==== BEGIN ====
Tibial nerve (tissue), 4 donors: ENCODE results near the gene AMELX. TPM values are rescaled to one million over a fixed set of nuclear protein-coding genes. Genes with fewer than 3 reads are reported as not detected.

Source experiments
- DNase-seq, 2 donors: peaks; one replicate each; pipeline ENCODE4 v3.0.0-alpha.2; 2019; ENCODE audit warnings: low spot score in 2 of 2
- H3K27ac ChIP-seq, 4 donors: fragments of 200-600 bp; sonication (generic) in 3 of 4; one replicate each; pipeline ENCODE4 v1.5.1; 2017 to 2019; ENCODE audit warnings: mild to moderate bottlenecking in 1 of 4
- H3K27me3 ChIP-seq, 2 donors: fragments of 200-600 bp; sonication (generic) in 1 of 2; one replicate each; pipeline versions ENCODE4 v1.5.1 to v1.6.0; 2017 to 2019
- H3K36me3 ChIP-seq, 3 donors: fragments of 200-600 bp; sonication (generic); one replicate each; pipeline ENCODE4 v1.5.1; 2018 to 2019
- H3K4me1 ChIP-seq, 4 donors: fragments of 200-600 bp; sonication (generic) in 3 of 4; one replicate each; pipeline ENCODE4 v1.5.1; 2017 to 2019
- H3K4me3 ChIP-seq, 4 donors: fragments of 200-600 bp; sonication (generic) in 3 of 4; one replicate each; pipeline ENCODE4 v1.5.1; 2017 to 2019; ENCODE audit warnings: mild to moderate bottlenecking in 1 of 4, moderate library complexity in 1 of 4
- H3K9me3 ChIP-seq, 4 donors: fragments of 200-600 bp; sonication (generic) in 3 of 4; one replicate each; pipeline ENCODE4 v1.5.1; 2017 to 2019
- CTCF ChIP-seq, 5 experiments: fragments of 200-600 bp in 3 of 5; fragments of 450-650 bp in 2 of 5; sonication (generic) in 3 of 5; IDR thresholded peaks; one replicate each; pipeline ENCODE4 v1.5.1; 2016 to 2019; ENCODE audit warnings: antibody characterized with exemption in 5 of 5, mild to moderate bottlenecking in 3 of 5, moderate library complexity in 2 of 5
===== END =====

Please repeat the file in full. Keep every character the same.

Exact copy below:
Tibial nerve (tissue), 4 donors: ENCODE results near the gene AMELX. TPM values are rescaled to one million over a fixed set of nuclear protein-coding genes. Genes with fewer than 3 reads are reported as not detected.

Source experiments
- DNase-seq, 2 donors: peaks; one replicate each; pipeline ENCODE4 v3.0.0-alpha.2; 2019; ENCODE audit warnings: low spot score in 2 of 2
- H3K27ac ChIP-seq, 4 donors: fragments of 200-600 bp; sonication (generic) in 3 of 4; one replicate each; pipeline ENCODE4 v1.5.1; 2017 to 2019; ENCODE audit warnings: mild to moderate bottlenecking in 1 of 4
- H3K27me3 ChIP-seq, 2 donors: fragments of 200-600 bp; sonication (generic) in 1 of 2; one replicate each; pipeline versions ENCODE4 v1.5.1 to v1.6.0; 2017 to 2019
- H3K36me3 ChIP-seq, 3 donors: fragments of 200-600 bp; sonication (generic); one replicate each; pipeline ENCODE4 v1.5.1; 2018 to 2019
- H3K4me1 ChIP-seq, 4 donors: fragments of 200-600 bp; sonication (generic) in 3 of 4; one replicate each; pipeline ENCODE4 v1.5.1; 2017 to 2019
- H3K4me3 ChIP-seq, 4 donors: fragments of 200-600 bp; sonication (generic) in 3 of 4; one replicate each; pipeline ENCODE4 v1.5.1; 2017 to 2019; ENCODE audit warnings: mild to moderate bottlenecking in 1 of 4, moderate library complexity in 1 of 4
- H3K9me3 ChIP-seq, 4 donors: fragments of 200-600 bp; sonication (generic) in 3 of 4; one replicate each; pipeline ENCODE4 v1.5.1; 2017 to 2019
- CTCF ChIP-seq, 5 experiments: fragments of 200-600 bp in 3 of 5; fragments of 450-650 bp in 2 of 5; sonication (generic) in 3 of 5; IDR thresholded peaks; one replicate each; pipeline ENCODE4 v1.5.1; 2016 to 2019; ENCODE audit warnings: antibody characterized with exemption in 5 of 5, mild to moderate bottlenecking in 3 of 5, moderate library complexity in 2 of 5